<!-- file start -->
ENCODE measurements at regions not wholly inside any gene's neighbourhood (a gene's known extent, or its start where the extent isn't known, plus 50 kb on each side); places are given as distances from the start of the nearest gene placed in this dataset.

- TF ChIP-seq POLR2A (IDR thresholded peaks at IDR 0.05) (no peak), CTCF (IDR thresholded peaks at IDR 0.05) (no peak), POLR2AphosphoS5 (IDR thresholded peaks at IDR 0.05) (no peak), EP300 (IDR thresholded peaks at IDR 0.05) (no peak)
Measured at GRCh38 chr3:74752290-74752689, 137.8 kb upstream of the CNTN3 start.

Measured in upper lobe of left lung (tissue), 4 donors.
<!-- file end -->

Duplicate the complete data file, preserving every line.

ENCODE measurements at regions not wholly inside any gene's neighbourhood (a gene's known extent, or its start where the extent isn't known, plus 50 kb on each side); places are given as distances from the start of the nearest gene placed in this dataset.

- TF ChIP-seq POLR2A (IDR thresholded peaks at IDR 0.05) (no peak), CTCF (IDR thresholded peaks at IDR 0.05) (no peak), POLR2AphosphoS5 (IDR thresholded peaks at IDR 0.05) (no peak), EP300 (IDR thresholded peaks at IDR 0.05) (no peak)
Measured at GRCh38 chr3:74752290-74752689, 137.8 kb upstream of the CNTN3 start.

Measured in upper lobe of left lung (tissue), 4 donors.